While Friedberg explores the origins of the flaneuse in emerging consumer and film culture, Gleber, writing about Weimar culture, finds the predecessor of the female flaneur in the female moviegoer: "The spectatrix
in the movie theatre," she argues, "is therefore a kind of prototype of the female flaneur, a moving spectator in the streets" (186).
Yet as much as Denis's film is engaged with finding new routes through the complex question of cinematic gender, its rethinking of the historically problematic flaneuse has a notable precedent; namely, in the form of the spectatrix
. Both Giuliana Bruno and Anne Friedberg (20) have identified this overlooked gender element in the history of spectatorship: that this spectatrix
was in fact the original "spectator." This originary spectatrix
reclaims the act of looking and viewing from its masculinized appropriation; the female noun being differentiated from the ambiguous gendering of the "female spectator," and its associations of watching through a masculine matrix.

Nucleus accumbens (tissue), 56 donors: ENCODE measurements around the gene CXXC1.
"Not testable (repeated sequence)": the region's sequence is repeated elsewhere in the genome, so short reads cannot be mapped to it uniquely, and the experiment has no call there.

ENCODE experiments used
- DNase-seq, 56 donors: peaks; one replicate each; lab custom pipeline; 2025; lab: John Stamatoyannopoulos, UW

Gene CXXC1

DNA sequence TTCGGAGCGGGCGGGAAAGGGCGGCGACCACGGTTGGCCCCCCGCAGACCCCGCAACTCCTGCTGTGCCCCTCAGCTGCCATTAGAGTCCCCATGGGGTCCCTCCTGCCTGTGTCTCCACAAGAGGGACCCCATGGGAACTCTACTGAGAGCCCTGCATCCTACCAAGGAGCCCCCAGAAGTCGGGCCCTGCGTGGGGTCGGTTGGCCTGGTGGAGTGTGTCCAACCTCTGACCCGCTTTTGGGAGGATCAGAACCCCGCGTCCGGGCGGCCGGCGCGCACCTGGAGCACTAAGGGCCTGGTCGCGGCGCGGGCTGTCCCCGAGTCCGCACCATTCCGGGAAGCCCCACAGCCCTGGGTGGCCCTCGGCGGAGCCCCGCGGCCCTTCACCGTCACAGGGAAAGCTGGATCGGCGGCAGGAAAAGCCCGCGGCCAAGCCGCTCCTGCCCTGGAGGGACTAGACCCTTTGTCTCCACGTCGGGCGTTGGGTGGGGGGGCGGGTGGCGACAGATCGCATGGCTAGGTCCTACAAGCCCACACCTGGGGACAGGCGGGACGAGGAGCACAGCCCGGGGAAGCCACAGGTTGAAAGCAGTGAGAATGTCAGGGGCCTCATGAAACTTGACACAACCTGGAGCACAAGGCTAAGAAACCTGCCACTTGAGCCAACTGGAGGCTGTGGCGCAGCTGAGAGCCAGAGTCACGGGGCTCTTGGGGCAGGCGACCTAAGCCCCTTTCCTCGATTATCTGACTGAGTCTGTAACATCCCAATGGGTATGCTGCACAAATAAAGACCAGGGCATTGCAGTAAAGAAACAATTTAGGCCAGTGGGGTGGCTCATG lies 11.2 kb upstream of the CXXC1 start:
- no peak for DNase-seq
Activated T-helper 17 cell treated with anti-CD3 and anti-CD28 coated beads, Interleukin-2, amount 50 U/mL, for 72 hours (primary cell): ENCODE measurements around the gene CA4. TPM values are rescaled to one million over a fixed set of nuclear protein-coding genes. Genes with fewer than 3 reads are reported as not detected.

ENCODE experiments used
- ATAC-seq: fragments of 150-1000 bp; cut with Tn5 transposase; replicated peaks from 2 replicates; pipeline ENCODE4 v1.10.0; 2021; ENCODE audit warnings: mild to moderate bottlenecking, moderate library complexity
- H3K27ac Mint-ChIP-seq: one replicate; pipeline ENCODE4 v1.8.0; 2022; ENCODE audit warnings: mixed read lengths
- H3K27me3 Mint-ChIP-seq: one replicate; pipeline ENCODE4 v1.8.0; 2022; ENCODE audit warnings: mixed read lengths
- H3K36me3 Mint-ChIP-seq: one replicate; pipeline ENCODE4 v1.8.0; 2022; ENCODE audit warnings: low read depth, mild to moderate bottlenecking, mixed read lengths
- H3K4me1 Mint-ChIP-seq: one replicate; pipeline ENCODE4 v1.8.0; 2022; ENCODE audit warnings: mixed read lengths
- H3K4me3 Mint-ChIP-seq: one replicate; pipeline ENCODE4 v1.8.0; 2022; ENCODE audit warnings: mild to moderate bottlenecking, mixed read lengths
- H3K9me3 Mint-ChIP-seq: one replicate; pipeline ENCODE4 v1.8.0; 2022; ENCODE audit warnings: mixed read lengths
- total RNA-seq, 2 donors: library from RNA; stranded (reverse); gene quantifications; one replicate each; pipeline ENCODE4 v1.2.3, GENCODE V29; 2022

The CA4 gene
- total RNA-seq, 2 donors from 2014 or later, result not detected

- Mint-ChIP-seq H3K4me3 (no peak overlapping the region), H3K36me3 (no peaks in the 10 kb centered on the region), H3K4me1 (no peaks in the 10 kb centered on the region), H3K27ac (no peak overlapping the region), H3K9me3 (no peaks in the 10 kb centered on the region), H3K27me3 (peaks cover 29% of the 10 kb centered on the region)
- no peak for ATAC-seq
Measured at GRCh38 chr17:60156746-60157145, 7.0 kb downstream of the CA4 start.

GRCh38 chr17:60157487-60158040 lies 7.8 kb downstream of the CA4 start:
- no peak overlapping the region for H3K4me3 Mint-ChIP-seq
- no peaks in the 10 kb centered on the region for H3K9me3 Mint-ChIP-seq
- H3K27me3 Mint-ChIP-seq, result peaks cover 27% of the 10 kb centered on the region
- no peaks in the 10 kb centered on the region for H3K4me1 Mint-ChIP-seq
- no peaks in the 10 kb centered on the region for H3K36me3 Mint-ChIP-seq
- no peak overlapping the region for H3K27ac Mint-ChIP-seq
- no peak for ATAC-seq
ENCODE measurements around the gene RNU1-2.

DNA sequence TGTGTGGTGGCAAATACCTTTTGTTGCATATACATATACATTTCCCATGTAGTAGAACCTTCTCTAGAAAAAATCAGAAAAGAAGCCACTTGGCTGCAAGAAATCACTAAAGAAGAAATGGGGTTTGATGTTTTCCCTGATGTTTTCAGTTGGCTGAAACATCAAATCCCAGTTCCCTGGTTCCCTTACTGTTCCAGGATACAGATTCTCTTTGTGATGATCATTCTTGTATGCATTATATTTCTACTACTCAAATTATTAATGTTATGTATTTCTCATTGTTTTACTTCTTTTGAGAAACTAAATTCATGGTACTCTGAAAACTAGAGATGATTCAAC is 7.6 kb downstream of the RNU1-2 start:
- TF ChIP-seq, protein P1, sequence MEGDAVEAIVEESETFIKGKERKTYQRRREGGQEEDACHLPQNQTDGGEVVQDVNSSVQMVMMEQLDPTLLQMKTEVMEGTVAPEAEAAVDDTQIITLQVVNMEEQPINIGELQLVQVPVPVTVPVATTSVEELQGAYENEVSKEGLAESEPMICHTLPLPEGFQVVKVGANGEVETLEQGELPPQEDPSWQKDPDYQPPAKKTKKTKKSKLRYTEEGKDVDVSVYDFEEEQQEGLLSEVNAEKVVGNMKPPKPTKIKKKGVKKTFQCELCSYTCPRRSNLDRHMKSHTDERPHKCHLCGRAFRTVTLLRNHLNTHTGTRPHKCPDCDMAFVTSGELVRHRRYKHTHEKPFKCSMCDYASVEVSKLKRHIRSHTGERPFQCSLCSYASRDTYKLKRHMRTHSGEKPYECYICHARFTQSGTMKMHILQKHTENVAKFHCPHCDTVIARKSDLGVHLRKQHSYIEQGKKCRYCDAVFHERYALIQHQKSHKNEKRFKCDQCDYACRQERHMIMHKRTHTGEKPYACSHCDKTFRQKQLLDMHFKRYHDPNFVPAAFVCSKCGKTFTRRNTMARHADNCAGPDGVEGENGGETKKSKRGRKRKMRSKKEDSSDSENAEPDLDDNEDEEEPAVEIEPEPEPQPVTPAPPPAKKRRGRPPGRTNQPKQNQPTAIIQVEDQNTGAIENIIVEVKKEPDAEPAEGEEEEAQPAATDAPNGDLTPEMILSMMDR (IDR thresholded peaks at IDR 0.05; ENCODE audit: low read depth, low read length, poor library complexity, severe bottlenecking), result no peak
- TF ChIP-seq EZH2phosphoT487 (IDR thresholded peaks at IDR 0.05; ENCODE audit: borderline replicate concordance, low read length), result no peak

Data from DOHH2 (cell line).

Never powerful enough to confess directly and completely to the audience in her own words, a woman storyteller speaks in fragments to onstage interlocutors and becomes the narratee and spectatrix
of her own life.
Laura Rosenthal, too, seems to me through the same omission simply to get stuck on the question of how the 'spectatrix
' responded to what she very ably shows were highly crafted visual representations of female vulnerability.
Rosenthal, 'Reading Masks: The Actress and the Spectatrix
in Restoration Shakespeare'; and Cynthia Lowenthal, 'Sticks and Rags, Bodies and Brocade: Essentializing Discourses and the Late Restoration Playhouse'.